J.B. Spins

Jazz, film, and improvised culture.

Tuesday, October 19, 2010

Taiwan Film Days ’10: Seven Days in Heaven

Seven days ought to be enough time for a lot of people to cycle through each stage of grief at least once, maybe twice. Understandably, scrupulously observing the traditional Taoist seven days of ritualized mourning takes a toll on Mei and her brother in Wang Yu-lin and Essay Liu’s Seven Days in Heaven (trailer here), which screens this weekend as part of the San Francisco Film Society’s Taiwan Film Days at the Viz Theater.

Unlike her street vendor father, Mei left for the big city to make something of herself. Yet, theirs was always a loving relationship, as we come to understand through flashbacks. The good news is a distant relation who also happens to be a priest will oversee the arrangements to ensure everything is done properly. In a way, this is bad news as well. At least his partner, corporate entertainer and professional griever Chin has a knack for shaking down the local political wheels for more tangible expressions of condolence. Still, the round-the-clock program of sacraments drives Mei and her decidedly unmotivated brother to near exhaustion.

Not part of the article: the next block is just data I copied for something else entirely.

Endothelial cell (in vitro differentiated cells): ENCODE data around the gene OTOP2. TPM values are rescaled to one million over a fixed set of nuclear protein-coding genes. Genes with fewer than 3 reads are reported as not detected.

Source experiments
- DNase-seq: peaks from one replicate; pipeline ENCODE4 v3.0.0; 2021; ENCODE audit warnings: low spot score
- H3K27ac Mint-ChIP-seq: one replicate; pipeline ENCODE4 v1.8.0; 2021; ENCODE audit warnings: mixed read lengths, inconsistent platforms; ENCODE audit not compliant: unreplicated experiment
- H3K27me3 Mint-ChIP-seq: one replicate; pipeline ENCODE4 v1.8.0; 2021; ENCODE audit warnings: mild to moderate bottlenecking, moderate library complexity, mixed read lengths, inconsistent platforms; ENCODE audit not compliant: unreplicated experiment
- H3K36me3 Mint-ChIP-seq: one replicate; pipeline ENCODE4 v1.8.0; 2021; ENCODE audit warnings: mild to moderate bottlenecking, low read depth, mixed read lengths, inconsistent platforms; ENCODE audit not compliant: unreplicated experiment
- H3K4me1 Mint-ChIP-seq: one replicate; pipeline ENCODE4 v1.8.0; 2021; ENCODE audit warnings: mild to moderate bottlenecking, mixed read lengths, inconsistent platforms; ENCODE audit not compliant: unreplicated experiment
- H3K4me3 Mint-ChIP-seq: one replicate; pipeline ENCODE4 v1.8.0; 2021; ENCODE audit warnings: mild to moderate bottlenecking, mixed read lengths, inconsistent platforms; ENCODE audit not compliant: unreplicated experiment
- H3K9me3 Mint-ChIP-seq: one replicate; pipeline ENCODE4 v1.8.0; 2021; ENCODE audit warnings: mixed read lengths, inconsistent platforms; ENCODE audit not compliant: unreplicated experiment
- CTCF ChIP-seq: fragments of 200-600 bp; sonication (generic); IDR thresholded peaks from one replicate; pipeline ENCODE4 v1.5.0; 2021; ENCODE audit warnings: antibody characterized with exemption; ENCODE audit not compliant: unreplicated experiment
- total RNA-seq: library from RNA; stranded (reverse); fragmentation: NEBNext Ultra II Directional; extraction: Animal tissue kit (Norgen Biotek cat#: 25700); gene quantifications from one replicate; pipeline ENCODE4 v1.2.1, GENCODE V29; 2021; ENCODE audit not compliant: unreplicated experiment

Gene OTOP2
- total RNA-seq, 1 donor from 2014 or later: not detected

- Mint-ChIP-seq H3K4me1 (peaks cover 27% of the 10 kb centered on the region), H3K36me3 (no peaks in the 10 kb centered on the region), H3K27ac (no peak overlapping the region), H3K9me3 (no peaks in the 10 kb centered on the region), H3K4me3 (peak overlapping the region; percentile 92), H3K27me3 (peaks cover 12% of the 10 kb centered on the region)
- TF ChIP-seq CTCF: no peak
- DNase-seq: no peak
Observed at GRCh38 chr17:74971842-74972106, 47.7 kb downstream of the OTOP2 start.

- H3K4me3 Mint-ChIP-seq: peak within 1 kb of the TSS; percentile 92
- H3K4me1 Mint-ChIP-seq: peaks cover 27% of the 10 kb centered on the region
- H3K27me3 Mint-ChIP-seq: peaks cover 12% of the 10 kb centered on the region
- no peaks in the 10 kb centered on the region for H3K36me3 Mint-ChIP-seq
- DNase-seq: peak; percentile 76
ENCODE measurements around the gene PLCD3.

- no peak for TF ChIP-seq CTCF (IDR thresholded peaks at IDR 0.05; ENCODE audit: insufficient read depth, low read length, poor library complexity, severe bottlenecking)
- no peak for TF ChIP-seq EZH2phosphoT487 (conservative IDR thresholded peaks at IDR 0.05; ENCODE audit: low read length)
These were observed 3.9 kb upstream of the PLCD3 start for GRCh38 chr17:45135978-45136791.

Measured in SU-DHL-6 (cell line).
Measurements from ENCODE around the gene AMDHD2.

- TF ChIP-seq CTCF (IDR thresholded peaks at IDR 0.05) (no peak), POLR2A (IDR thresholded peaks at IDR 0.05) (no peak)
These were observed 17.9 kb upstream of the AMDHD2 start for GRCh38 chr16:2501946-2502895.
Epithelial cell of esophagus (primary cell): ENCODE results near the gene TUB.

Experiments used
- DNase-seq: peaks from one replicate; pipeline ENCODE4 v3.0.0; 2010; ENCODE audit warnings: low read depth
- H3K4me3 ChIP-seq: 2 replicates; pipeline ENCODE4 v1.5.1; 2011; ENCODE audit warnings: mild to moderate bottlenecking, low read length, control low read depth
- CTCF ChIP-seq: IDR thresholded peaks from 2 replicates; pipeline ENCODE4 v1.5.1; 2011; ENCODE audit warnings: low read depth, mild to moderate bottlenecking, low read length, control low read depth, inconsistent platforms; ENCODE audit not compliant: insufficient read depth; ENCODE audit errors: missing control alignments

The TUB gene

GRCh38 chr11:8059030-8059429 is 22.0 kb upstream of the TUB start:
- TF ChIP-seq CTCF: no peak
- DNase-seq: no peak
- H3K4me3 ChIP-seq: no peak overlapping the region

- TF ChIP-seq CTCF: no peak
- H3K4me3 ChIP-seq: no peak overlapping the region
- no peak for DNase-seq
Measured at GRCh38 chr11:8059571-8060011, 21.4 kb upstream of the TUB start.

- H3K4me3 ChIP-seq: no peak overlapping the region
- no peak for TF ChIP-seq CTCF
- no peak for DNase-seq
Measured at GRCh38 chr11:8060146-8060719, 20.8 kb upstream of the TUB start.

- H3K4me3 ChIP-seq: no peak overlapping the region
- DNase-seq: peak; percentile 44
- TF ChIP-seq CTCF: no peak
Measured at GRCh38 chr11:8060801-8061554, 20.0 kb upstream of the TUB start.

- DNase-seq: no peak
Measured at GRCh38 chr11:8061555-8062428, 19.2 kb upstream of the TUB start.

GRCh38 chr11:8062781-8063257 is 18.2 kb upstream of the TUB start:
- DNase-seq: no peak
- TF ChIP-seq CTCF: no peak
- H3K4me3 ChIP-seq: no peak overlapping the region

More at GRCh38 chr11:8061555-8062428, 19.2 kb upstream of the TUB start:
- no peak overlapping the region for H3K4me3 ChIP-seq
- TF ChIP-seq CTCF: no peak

Though not as emotionally devastating as Yojiro Takita’s Academy Award winning Departures, Heaven is still a rather complex and insightful examination of the grieving process. It might even be educational for some Yankee audiences, introducing them to customs like the burning of spirit money. While not every character of the large ensemble is as sharply drawn, it is anchored by a highly sympathetic, identifiably realistic protagonist, the more-or-less dutiful daughter Mei.

Indeed, Wang Li-wen (best known as a producer) is quite remarkable in Heaven, really lowering the emotional boom in the film’s quietly powerful epilogue. She also has some lovely bittersweet father-and-daughter moments with veteran Taiwanese character actor Chang Chia-nien (a.k.a. Tai Bao) that Wang and Liu shrewdly never let get too saccharine. While the roles of her brother and cousin are a bit underwritten, Cheung Si-yin always brings a welcomed infusion of energy to the necessarily depressing proceedings as the dynamic Chin.

Yes, the dramatic possibilities of funerals have often been explored cinematically, but Wang and Liu end Heaven in a place not often seen on film. Liu’s screenplay (based on her essay-story) has a few gentle laughs mixed in here and there, but the dramedy unquestionably leans more towards the dramatic. Definitely recommended for the honest humanity of its father-daughter relationship, Heaven screens this Saturday (10/23) and Sunday (10/24) as part of the SFFS’s Taiwan Film Days.

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